Immortalized Human Dopamine Cells to Improve Neurological Deficits / Fetal neurons as treatment for parkinson's disease

The implantation of fetal brain tissue has been used to treat patients with neurodegenerative diseases. The main limitations of fetal tissue in existing approaches are the lack of availability of appropriate aged tissue and the variability between specimens. To circumvent these inherent problems as well as additional social concerns, many groups have sought cellular alternatives to fetal tissue. We have immortalized human fetal brain cells by transfecting them with a plasmid vector which carries a large T-antigen gene from polyoma virus. The immortalized cell population contains all the cell types which are present in the human brain. By the use of different types of growth media, cell surface substrates, and cloning, we have established a cell line, which expresses polyoma Lta protein, tyrosine hydroxylase (TH) and dopamine transporter protein (DAT). The presence of TH and DAT indicates these cells are dopaminergic neurons. The immortalized dopamine neurons are non-tumoregenic.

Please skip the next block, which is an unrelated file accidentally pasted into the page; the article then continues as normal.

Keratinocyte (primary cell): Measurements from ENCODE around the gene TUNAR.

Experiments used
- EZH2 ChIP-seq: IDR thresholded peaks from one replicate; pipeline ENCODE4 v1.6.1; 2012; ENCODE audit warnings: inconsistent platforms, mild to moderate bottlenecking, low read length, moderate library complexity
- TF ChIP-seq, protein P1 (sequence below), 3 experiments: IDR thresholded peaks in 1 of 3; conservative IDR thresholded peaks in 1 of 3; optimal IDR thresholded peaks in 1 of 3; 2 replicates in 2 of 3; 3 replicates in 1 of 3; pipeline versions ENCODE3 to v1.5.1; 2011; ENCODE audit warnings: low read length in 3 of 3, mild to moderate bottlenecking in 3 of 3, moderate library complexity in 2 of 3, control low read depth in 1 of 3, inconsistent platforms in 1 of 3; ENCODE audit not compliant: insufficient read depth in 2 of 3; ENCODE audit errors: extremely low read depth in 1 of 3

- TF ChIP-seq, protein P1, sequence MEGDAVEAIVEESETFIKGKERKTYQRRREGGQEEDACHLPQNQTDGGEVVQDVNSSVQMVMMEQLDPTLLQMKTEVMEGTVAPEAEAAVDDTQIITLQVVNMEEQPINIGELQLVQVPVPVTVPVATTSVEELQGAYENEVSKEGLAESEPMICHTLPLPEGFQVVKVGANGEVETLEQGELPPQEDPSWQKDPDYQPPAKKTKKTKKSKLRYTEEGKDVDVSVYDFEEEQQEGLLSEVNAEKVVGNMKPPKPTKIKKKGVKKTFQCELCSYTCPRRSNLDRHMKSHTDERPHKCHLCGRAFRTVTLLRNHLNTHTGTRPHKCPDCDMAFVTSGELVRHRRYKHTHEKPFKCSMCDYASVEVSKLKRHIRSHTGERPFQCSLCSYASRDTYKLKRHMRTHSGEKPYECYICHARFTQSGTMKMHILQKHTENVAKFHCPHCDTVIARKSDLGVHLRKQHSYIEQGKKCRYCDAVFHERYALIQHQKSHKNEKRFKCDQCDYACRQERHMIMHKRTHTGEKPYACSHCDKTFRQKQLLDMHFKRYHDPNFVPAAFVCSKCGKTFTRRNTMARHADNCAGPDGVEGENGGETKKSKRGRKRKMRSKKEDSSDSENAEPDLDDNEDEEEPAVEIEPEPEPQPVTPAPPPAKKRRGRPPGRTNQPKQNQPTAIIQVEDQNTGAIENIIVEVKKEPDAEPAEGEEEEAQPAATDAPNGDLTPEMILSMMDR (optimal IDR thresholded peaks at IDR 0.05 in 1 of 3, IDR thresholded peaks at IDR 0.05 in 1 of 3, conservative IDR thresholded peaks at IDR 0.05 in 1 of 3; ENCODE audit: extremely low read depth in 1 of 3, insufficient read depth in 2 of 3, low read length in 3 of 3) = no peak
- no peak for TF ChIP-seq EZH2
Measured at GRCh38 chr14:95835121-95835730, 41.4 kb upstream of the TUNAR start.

For Information, Contact:
Doreen Molk
University of Colorado
Kedar Prasad
Curt Freed
Disease Areas:
Regenerative Medicine
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